Mars Exchange
Future Martians: Who are the Mars100?

Future Martians: Who are the Mars100?

by emma@mars-one.com on Friday, 24th August 2018 in Mars100

For most people, the prospect of leaving behind family and friends to venture into the unknown would incite feelings of panic and dread. Why, then, did over 200,000 people answer Mars One’s call to leave Earth behind forever? What motivates a person to venture away from the only world they’ve ever known? What kind of person would want to call Mars home? These are the questions Future Martians is seeking to answer. The 12-episode podcast, developed, produced, and hosted by Mars100 candidates Dianne McGrath and Josh Richards, explores the motivations, backgrounds, and ongoing efforts of a few of the third-round Mars One candidates.

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Food for Mars: Pig Slurry As Manure

Food for Mars: Pig Slurry As Manure

by Natasha Schön on Friday, 3rd November 2017 in Food for Mars

In our latest experiment with the earthworms, some of the pots received a large helping of pig slurry. The slurry is manure for the plants, not for the worms. We use it instead of human feces, and should have a direct effect on the growth of the rucola (rocket). But is it working, and why did we choose pig slurry?

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Food for Mars: Will Worms survive the Martian and Lunar soils?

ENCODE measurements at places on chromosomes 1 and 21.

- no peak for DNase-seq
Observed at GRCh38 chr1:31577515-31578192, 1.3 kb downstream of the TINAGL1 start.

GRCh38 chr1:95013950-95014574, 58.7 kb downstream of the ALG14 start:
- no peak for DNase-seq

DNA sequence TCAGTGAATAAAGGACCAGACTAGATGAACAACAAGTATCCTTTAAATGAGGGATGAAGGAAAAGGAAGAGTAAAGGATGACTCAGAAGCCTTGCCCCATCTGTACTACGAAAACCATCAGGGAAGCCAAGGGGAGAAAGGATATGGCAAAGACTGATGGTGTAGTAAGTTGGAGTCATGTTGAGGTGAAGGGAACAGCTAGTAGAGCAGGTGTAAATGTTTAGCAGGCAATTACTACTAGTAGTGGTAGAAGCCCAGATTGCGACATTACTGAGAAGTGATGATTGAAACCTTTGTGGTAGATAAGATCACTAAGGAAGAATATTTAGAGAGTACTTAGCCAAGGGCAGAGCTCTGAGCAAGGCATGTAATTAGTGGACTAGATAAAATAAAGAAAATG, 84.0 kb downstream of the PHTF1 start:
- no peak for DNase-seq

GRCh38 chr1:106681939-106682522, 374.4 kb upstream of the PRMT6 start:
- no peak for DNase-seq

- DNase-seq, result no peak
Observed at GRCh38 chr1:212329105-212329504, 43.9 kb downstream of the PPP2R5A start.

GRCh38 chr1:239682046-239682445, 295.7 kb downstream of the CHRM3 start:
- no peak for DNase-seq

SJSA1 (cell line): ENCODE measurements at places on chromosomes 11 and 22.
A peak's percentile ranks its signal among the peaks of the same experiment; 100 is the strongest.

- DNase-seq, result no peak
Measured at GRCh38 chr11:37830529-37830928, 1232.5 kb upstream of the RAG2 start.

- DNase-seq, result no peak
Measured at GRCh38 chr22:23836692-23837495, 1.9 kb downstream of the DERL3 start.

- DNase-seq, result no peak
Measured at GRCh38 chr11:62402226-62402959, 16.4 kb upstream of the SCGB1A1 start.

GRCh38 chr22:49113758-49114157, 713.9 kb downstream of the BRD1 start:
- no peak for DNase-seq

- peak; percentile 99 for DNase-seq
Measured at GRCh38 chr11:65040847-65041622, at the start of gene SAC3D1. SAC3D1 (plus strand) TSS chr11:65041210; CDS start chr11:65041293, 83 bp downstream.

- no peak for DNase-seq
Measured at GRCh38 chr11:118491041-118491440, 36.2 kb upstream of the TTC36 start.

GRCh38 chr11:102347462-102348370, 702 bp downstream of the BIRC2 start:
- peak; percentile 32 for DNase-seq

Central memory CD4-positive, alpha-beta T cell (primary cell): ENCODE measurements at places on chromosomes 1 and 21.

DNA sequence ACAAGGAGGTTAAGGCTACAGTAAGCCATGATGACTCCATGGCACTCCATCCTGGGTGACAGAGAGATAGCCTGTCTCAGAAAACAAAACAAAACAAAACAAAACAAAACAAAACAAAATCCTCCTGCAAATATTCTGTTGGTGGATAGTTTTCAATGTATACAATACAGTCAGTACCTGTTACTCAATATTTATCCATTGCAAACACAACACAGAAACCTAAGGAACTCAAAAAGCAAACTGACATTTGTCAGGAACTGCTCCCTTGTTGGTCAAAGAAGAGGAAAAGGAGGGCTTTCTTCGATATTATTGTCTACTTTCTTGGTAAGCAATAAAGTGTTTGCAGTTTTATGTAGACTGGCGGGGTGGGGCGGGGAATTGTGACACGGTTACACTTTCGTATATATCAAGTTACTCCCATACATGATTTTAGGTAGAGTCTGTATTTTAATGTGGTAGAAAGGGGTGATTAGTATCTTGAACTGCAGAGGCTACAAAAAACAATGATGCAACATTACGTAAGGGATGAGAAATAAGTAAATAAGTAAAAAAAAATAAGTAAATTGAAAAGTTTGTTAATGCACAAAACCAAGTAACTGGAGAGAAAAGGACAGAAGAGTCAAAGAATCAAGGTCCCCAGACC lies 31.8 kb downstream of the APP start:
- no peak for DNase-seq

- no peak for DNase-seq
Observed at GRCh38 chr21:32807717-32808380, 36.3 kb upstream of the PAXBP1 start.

Food for Mars: Will Worms survive the Martian and Lunar soils?

by Natasha Schön on Tuesday, 8th August 2017 in Food for Mars, People, Wieger Wamelink

One of the obvious key requirements for the use of worms on Mars and the moon will be their ability to survive in the ‘local’ regolith (soil). Not outside on the surface, swept by cosmic radiation, cold and without much of an atmosphere, but indoors in the safety of a dome. However, the regoliths may still pose threats, one of them being the sharp edges of the minerals. The first of our two pilot experiments was just about investigating if these sharp edged sand particles may harm the worms, because when the worms eat they swallow and mix together dead plant material with the soil (which is actually why they are so important to the process of creating healthy soils). 

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Earthworms for Mars: chew where no worm has chewed before.

Earthworms for Mars: chew where no worm has chewed before.

by Natasha Schön on Wednesday, 28th June 2017 in Food for Mars, People, Wieger Wamelink

Those who have seen the movie ‘ Dune’ from David Lynch may be able to imagine what we are currently trying to accomplish: growing worms on Mars or the moon. The worms we are going to use are a bit smaller and a lot less violent than those in the movie, although they have creepy names like Lumbricus terrestris or Eisenia fetida. They can be found everywhere in the soil - the first pilot experiments were carried with worms from my own garden! But why worms?

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